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Parents were protesting compulsory vaccinations 150 years ago. Some are still angry

More than a century before Facebook, anti-vaccination campaigners had another method for spreading their message -- an eye-catching march through town with tiny children's coffins emblazoned with the words: "Another victim of vaccination."
The year was 1885, and smallpox vaccinations were compulsory in the UK -- reportedly inciting 100,000 people to demonstrate in the city of Leicester, England, one sunny March day.
Fast-forward to 2019 and the anti-vaccination campaign is a global, multi-faced beast -- spurred by safety concerns, religious and political beliefs, preferences for homeopathic approaches and widespread misinformation.
But one issue that has endured for some 150 years is the backlash not simply against vaccinations -- but against compulsory vaccinations. Today, rising populism in Europe and the United States is part of a new wave of anti-vaccine distrust in the establishment, say experts.
British parents in the 19th century didn't take kindly to government-mandated smallpox vaccinations although the gruesome process -- a series of deep cuts in the arms of the child -- was a world away from today's sterile practices.
But the anti-vaxxers of the time were also joined by libertarians, who believed the compulsory vaccinations violated their personal freedoms.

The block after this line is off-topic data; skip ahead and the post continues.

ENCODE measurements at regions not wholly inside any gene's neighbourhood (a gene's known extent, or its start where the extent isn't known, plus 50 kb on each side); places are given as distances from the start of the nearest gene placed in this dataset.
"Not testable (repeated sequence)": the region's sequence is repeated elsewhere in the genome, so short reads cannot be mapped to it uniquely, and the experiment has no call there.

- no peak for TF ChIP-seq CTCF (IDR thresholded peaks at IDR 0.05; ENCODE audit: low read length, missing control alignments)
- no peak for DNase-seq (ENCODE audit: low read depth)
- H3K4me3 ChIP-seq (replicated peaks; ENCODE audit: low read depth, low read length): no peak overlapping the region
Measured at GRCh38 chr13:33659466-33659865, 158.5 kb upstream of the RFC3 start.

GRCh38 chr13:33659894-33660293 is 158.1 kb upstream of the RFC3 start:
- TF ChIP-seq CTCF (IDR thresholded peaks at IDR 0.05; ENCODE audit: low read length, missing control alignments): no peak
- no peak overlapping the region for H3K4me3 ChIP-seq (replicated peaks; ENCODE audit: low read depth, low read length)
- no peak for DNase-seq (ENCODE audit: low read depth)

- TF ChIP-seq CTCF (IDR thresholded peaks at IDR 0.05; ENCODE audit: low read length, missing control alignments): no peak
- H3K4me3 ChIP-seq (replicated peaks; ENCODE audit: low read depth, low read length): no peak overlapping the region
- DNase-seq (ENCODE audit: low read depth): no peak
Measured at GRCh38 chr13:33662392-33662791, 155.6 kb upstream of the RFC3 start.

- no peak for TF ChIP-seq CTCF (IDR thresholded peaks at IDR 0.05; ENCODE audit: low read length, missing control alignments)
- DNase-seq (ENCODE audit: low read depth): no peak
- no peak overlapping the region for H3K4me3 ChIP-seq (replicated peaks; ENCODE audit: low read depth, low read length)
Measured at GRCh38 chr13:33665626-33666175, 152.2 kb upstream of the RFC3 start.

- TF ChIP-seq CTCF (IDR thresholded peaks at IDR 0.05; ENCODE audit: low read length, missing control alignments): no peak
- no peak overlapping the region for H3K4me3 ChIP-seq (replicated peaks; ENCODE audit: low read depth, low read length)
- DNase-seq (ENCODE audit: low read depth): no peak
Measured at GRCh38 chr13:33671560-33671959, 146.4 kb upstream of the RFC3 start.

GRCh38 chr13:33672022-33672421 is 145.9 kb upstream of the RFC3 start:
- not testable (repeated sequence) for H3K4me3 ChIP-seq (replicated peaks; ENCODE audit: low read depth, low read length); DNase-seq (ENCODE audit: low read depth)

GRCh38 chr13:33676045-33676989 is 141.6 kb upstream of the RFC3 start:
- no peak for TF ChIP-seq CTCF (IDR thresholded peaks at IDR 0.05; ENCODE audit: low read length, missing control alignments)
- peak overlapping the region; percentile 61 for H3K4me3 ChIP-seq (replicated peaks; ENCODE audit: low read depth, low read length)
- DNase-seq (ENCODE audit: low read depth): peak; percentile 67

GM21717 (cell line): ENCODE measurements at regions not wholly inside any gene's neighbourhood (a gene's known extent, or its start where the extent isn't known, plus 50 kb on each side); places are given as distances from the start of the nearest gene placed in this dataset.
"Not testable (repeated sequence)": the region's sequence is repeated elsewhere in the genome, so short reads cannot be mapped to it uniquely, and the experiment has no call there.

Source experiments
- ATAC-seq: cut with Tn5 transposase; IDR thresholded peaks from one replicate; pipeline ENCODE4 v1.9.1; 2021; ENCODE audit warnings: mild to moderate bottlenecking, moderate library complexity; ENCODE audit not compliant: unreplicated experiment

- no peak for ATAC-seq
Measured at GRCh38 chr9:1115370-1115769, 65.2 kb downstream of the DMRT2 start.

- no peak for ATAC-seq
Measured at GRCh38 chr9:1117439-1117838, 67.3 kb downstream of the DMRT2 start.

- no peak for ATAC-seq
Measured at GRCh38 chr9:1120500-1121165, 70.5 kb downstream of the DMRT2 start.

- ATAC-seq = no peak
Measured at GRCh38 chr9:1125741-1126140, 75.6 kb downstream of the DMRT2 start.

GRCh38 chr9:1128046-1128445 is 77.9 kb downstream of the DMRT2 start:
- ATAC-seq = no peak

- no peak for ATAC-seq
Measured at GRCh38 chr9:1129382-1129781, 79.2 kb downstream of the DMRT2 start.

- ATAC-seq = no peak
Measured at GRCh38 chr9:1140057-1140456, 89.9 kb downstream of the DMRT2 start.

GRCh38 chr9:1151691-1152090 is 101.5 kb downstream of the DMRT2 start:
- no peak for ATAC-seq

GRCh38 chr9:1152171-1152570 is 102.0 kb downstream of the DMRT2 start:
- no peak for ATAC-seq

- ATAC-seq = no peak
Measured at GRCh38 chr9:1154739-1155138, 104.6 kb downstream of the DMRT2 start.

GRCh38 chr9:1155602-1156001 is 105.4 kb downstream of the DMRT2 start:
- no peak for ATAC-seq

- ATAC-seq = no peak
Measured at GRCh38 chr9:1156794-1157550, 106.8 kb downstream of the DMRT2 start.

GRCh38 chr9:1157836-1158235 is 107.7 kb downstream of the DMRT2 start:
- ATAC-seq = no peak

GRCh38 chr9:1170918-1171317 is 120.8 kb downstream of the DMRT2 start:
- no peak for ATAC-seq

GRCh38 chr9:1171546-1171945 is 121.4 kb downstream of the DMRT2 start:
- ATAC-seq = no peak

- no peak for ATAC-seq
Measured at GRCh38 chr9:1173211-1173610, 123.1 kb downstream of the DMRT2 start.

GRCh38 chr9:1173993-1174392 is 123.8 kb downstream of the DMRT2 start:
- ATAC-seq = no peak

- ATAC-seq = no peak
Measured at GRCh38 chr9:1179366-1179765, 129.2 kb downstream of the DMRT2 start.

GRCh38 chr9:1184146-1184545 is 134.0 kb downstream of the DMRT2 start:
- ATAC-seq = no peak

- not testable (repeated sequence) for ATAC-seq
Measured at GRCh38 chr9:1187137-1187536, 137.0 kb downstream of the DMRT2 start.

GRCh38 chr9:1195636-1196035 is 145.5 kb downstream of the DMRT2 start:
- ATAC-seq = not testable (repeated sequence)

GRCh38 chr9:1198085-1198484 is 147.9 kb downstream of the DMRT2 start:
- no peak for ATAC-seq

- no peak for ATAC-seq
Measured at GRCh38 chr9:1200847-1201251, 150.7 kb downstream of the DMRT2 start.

Today, that anti-government control sentiment "continues to be a thread in the anti-vaccine movement -- particularly in this era of mistrust in government," Professor Heidi Larson, director of the Vaccine Confidence Project at the London School of Hygiene and Tropical Medicine, told CNN.
Larson said populism and the anti-vaccination movement were "totally related," adding that it was a "symptom" of "underlying distrust" in the establishment.
Vaccine hesitancy, is one of the biggest threats to global health in 2019, according to the World Health Organization.
"Vaccination is one of the most cost-effective ways of avoiding disease -- it currently prevents 2-3 million deaths a year, and a further 1.5 million could be avoided if global coverage of vaccinations improved," WHO said.


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